by the handful

Nutritious culinary and healing recipes collected from the North American garden, orchard, forest, river and ocean

Spring Scorched Vegetables

DSCN0619Sometimes it’s nice to have limited ingredient choices as this helps to direct the creation of a recipe. Here I use almost everything that’s ready in my early spring garden this year. Although every fruit is a perennial plant, only a few vegetables are, asparagus being an exception. Perennial plants have the tremendous advantage of providing us with reliable food year after year. It’s too bad our ancestors propagated so many annual plants as this is beginning to back us into a corner with the need to constantly amend soils. This ongoing process has created a struggle to keep soil healthy and abate nutrient deficiencies, not to mention erosion, and this is a battle we are losing. The calcot is great vegetable. It is a reddish, sweeter version of the green onion. It is a prized vegetable in Barcelona Spain, although it is not nearly as famous anywhere else. The calcot can be substituted with the usual green onion, but be on the lookout for other bunching onions such as red baron, which is very similar to the calcot. Why not finish the whole thing off with a few edible flowers since they are good for the soul?

Spring Scorched Vegetables

1 bunch asparagus

1 bunch calcot onions

1  shallot sliced thin

apple cider vinegar

handful of Viola or Pansy flowers

salt

clarified (ghee) butter

fresh mint

Chop woody ends off of asparagus and chop calcots in half across the waist.  Add one tbsp clarified butter to a cast iron skillet and heat to not quite high heat. Get ready for a hot sizzlin’, smokin’ good time. Add calcots to skillet and let cook for about three minutes before flipping; they should be a little charred on one side. Add the asparagus and nestle into already cooking onion. Add a sprinkle off salt over vegetables and cook three to five minutes more shaking pan several times during the process. We are cooking this hot ‘n fast so things should get a little scorched in spots. Remove vegetables from skillet and add to a serving dish. Add thinly sliced shallots to already heated skillet and reduce heat to low. Add a glug of apple cider vinegar and let cook away, add one more glug and shake pan as it cooks out again. Spread shallots on top of other vegetables. Chop fresh mint and add with Viola flowers to garnish. This is a great for a side dish or appetizer.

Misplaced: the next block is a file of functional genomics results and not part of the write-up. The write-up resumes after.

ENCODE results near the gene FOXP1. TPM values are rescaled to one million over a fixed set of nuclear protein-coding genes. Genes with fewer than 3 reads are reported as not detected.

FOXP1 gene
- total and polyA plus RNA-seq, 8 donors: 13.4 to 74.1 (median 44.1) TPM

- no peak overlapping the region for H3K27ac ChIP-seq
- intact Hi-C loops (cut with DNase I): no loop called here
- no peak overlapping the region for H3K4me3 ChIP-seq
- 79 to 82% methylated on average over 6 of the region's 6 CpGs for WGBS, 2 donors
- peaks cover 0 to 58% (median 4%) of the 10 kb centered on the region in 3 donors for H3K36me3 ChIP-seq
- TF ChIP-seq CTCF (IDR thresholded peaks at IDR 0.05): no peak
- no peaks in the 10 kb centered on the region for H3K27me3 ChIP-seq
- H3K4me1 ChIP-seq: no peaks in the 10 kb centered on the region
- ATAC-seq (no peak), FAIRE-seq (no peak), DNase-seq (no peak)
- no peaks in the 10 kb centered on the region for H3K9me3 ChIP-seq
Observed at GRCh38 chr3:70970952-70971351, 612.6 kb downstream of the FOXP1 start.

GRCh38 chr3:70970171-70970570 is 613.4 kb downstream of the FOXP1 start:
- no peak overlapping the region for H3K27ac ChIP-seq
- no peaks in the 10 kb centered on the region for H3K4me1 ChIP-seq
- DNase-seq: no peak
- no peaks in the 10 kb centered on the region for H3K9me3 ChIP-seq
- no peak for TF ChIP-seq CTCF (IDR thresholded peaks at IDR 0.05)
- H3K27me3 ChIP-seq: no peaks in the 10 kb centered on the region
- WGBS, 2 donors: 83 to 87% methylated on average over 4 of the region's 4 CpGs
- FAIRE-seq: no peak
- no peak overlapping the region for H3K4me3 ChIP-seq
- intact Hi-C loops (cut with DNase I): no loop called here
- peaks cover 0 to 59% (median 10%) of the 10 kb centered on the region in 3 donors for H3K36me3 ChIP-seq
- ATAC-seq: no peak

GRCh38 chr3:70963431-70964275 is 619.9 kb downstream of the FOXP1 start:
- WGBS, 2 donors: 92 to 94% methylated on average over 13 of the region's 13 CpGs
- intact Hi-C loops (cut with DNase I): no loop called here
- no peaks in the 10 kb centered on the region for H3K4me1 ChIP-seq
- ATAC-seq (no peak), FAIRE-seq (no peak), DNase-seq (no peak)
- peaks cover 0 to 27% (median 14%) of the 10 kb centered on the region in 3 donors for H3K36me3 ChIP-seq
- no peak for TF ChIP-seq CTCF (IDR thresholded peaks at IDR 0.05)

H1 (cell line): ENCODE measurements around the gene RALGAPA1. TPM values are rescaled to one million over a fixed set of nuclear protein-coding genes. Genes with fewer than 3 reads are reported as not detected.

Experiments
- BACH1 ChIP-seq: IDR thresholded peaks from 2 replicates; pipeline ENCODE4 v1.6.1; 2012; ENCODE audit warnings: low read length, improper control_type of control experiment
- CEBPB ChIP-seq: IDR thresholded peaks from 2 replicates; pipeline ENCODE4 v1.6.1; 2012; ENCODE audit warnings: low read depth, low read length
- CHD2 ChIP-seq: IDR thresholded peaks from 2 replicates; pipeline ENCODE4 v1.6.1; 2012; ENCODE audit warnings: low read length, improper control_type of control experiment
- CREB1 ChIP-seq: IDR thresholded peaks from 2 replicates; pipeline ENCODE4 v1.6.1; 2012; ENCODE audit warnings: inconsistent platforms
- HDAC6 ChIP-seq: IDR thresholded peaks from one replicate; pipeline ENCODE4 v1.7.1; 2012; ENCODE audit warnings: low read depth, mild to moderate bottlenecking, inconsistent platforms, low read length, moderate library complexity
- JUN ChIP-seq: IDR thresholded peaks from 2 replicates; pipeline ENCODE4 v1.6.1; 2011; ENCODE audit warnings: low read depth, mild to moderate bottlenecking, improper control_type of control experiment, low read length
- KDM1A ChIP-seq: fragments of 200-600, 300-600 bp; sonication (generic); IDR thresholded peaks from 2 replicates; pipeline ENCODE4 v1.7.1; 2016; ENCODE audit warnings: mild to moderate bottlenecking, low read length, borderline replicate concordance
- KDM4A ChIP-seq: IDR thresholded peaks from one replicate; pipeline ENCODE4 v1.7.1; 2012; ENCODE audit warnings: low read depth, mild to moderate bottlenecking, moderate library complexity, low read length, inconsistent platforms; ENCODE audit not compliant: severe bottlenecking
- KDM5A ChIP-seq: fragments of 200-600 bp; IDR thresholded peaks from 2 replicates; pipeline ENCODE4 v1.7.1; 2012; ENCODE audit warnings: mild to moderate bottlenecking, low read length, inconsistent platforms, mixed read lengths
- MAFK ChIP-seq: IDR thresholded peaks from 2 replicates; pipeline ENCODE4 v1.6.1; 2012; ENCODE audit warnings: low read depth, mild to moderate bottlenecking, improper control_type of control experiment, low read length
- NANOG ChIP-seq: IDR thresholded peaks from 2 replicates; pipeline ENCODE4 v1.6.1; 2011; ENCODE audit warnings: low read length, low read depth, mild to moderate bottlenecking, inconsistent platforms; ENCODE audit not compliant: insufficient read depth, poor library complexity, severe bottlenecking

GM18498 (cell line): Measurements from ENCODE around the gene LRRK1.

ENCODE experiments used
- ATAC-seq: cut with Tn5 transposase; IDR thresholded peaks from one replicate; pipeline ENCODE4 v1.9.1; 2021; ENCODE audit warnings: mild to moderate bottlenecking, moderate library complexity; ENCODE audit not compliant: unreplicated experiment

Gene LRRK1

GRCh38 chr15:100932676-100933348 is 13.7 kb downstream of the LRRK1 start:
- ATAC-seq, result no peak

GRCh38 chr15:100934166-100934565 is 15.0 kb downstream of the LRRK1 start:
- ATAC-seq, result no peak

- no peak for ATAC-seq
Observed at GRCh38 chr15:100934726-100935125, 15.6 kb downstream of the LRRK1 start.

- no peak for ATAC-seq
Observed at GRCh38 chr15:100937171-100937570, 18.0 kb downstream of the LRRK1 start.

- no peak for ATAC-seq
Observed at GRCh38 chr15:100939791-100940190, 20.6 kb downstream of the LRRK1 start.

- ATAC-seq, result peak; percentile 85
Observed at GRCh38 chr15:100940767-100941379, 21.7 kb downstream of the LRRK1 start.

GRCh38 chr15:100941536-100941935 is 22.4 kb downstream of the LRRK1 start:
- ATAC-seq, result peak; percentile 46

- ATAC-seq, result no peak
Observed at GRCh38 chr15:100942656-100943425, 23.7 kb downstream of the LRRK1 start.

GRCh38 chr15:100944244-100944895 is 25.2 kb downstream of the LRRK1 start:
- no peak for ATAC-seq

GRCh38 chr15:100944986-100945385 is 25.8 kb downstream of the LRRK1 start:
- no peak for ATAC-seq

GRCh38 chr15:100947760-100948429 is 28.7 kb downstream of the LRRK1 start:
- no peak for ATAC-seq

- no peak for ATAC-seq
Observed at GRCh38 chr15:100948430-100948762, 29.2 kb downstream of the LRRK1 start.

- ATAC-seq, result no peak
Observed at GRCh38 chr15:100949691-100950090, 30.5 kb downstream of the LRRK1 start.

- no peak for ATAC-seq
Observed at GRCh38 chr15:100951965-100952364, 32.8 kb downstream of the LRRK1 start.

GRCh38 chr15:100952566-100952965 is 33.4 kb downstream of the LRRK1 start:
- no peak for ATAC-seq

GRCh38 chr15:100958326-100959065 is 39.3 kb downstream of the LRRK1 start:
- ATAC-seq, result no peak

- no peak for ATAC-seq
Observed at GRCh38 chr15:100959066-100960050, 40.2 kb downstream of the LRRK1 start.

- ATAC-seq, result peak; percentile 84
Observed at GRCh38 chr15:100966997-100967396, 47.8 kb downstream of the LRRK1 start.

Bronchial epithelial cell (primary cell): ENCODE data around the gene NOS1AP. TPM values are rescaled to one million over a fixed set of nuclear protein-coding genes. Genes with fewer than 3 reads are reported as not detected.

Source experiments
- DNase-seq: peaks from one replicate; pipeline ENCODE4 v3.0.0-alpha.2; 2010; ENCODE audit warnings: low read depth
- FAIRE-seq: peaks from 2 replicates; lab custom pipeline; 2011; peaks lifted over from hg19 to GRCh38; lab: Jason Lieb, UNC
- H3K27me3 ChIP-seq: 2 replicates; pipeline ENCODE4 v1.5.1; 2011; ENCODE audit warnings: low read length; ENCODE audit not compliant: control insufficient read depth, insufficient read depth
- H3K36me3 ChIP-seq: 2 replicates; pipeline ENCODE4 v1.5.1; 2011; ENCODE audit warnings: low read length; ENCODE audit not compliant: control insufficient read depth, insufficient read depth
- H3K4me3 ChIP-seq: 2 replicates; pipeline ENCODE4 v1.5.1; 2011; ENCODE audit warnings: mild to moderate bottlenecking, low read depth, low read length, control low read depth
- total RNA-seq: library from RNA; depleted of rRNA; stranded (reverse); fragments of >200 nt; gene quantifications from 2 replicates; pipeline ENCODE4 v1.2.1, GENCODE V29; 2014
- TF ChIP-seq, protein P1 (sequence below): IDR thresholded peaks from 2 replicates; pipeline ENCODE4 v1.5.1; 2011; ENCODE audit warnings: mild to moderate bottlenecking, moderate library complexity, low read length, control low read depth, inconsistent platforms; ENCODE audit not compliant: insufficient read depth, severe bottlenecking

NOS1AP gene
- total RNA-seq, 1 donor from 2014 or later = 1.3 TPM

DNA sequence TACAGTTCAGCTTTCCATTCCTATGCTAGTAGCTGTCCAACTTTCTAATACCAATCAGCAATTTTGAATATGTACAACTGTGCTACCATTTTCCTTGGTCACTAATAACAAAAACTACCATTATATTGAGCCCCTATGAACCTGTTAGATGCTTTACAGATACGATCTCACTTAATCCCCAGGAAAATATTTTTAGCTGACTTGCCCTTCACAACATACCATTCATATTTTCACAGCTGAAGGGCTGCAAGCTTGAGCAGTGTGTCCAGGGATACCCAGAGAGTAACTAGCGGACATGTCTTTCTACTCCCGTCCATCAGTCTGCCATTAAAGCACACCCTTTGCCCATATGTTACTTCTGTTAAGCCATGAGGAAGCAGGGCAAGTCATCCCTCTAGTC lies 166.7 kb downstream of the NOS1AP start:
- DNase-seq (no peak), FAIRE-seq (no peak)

Asparagus: How to plant    If you are interested in growing asparagus you may be even more so when you see how easy it is. This is a great one for the lazy gardener. Asparagus can be grown from seed or root crowns. Root crowns seem to be preferred as they are ready for harvest earlier and can be purchased at many garden stores. Asparagus can be fit into small places such as along a fence line.

  1. In late winter-early spring buy several Asparagus root crowns from a garden store, hopefully different varieties.
  2. Dig a trough in a sunny location one to two feet wide, one foot deep, and any length you have available.
  3. In the middle of the trough add compost and work into existing soil making a little mound for each crown.
  4. Spread out roots of each crown in all directions, begin to bury by covering each crown completely with two inches of soil.
  5. Gently press in the soil as you water and keep the area weed free.
  6. It’s best not to harvest very many Asparagus the first year to help encourage root growth, the next year harvest a few more and after that they will be all yours for about 20 years to forever.

 

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